Excerpts: Part 2

Feb. 27, 1998 It's easy to grasp why Zoom is so misunderstood, why so many sensational rumors circulate around him. He's an enigmatic, suspicious figure, naturally cold and wary; yet he's also as honest and intelligent a man as you'll ever meet. His manager, the affable Mike Rouse, has been installed to act as a buffer between Zoom and X's management, whom Zoom loathes and distrusts. Even the name Billy Zoom—of the great noms de guitar, his is deliciously flashy and absurd—seems to contradict whatever really animates the complex, contradictory man behind the handle. He lived the first 24 years of his life as Ty Kindell, son of a big-band saxophonist/clarinetist who planted a love of playing music in sonny boy's heart at a very early age. Somehow, he seems much more Ty Kindell than Billy Zoom.

Buddy Seigal, "Nice Guy, Punk Legend: OC guitar god Billy Zoom on life before and after X"

March 20, 1998 "I will always see Orange County as the place where God created faggots because, at the age of 17, that's where I first found some. I wanted to really dig into the particulars of a gay adolescence in OC. So the metaphors and images in my work are of lying naked under the valencia tree in the back yard, having a first kiss at Disneyland, falling in love with a teen punk rocker in my trash trailer park in Anaheim, and getting fucked in hot tubs in Placentia. It's a kind of 'I Sing the Body Electric' in Garden Grove."

Randy Pesqueira, "Miller Time: Performance artist Tim Miller on growing up queer in OC"

March 20, 1998 I love sushi, goddamn it. I know it's trite and trendy and bourgie, and I don't care; it's still my favoritest food. Not even two nightmarish trips to the emergency room have dampened my enthusiasm for the stuff. On both occasions, I was diagnosed with food poisoning from fecal coliform bacteria. Translation: the fish was contaminated by sewage; I got sick from eating something that came out of your bum. I fervently hope this never happens again, but it's worth the gamble. Raw fish is a godhead.

Buddy Seigal, "Uncooked Deliciousness: Grabbing sushi's tiger by the tale"

April 10, 1998 If you're like most Orange Countians, this is probably how you imagine Steven J. Frogue: he's a big, fat, Nazi goosestepper. He stands in front of his bathroom mirror at night in his swastika jammies, holding a black comb under his nose, and pretends to be Adolf Hitler—foaming at the mouth and swatting imaginary flies before the masses. Frogue thinks the Anti-Defamation League of B'nai B'rith is filled with a bunch of Catholic-president-slaying Juden who have nothing better to do these days than figure out ways to fuck with the Frogue. "Holocaust, schmolocaust," he'll tell you—without you asking. "So it was strongly suggested the Jews go on a little extended holiday. Is that so wrong? Well, is it?"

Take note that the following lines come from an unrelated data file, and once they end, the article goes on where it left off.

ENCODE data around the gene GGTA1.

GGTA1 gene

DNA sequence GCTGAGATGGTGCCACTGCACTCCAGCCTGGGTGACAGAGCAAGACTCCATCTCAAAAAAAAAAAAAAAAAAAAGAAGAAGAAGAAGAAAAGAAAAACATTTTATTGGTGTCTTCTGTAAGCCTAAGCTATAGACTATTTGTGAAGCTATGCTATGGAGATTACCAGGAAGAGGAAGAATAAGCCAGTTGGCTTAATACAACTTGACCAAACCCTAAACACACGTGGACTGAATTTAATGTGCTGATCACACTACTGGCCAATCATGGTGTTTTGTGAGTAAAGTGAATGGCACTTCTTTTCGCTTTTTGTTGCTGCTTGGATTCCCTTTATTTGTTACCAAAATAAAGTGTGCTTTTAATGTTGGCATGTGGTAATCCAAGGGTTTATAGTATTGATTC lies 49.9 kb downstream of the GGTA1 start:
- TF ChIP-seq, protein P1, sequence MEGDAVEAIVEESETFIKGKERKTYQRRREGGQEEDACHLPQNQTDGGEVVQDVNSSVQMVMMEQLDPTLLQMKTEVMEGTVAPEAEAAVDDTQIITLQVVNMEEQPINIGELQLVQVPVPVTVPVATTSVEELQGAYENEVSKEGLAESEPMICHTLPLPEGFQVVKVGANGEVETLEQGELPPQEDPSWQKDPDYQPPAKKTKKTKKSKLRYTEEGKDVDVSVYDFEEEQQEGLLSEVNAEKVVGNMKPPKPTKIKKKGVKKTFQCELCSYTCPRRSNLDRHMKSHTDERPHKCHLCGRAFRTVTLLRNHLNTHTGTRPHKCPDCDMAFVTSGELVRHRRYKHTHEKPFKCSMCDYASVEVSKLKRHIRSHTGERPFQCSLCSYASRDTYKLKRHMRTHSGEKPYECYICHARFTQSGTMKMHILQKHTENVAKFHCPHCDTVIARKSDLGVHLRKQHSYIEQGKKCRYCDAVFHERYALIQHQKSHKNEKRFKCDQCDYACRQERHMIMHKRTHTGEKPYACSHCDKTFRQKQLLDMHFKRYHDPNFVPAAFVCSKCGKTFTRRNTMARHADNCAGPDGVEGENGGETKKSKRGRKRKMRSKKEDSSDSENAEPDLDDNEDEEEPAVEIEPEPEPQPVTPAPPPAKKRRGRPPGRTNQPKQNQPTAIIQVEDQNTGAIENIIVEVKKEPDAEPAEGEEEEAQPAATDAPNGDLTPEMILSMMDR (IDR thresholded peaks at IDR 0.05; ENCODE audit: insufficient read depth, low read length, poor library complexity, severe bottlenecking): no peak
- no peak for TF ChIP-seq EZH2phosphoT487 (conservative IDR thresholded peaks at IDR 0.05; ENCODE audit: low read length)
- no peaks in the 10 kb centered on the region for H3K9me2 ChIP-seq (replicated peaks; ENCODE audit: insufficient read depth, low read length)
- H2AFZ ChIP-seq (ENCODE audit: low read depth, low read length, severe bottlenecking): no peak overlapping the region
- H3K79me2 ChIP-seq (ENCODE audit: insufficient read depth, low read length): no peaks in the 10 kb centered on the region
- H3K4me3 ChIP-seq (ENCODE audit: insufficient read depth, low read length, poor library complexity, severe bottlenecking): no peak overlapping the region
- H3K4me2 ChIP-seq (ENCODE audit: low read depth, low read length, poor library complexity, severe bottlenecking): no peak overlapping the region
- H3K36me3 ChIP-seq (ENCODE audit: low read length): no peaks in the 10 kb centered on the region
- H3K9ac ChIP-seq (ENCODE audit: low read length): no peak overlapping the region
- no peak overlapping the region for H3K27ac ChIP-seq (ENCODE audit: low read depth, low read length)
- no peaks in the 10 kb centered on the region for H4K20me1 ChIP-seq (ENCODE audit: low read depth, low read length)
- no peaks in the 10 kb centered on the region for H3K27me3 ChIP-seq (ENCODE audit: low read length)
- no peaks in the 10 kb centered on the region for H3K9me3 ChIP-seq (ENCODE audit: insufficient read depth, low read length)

Matt Coker, "The Evil of Froguenstein: The real monsters behind community college trustee Steven J. Frogue"

April 17, 1998 The first terrible thing about Assemblage is how people pronounce it, making it all French-y sounding: Ah-sem-blahj. Doesn't that just make you want to puke? The second terrible thing about Assemblage is how little skill it takes. You just take a big pile o' junk and stick it together, preferably in a small, shelved curio case so you don't even need glue, and all of a sudden, you're an artiste.

Feh.

Rebecca Schoenkopf, "Some Assemblage Required: OCCCA gathers Assemblage art that doesn't blow"

April 24, 1998 As I was finishing this story, my wife alerted me to the religion page of the Newport Beach/Costa Mesa Daily Pilot, where there was a little announcement from Rock Harbor that this year, they would hold their Easter services on the second-story plaza at Triangle Square. Explaining why he decided to celebrate services there, Keith is quoted as saying, "Easter connected me to Jesus Christ; Triangle Square is where God connected me to Costa Mesa and stirred in my heart the vision of Rock Harbor." I had to read that several times before it hit me. "The vision of Rock Harbor" was stirred not by the sight of a homeless man tramping down Newport Boulevard, by a late-night dream, or by a biblical image Keith Page couldn't get out of his head. The vision of Rock Harbor came to its founder—and now to the rest of us—from a mall.

Cornel Bonca, "Church Alternative Culture: The unbearable lightness of being Christian at Costa Mesa's Rock Harbor Church"

May 1, 1998 Two weekends ago, I spent a Saturday afternoon at the Westminster Vons Pavilion ogling disturbingly gorgeous girls and women between 12 and 24 years old. And before you call vice, I should probably explain that everything was legit: I was one of the guest judges for the 1998 LA Looks Model Search.

"But why me?" I asked Tara Cortez, one of the event coordinators. "I'm a nobody! I'm not worthy!"

"Oh, no, Michael. You're a buzz name left now," she said, emphasizing the words "left now." "We try to get a local celebrity on every judging panel."

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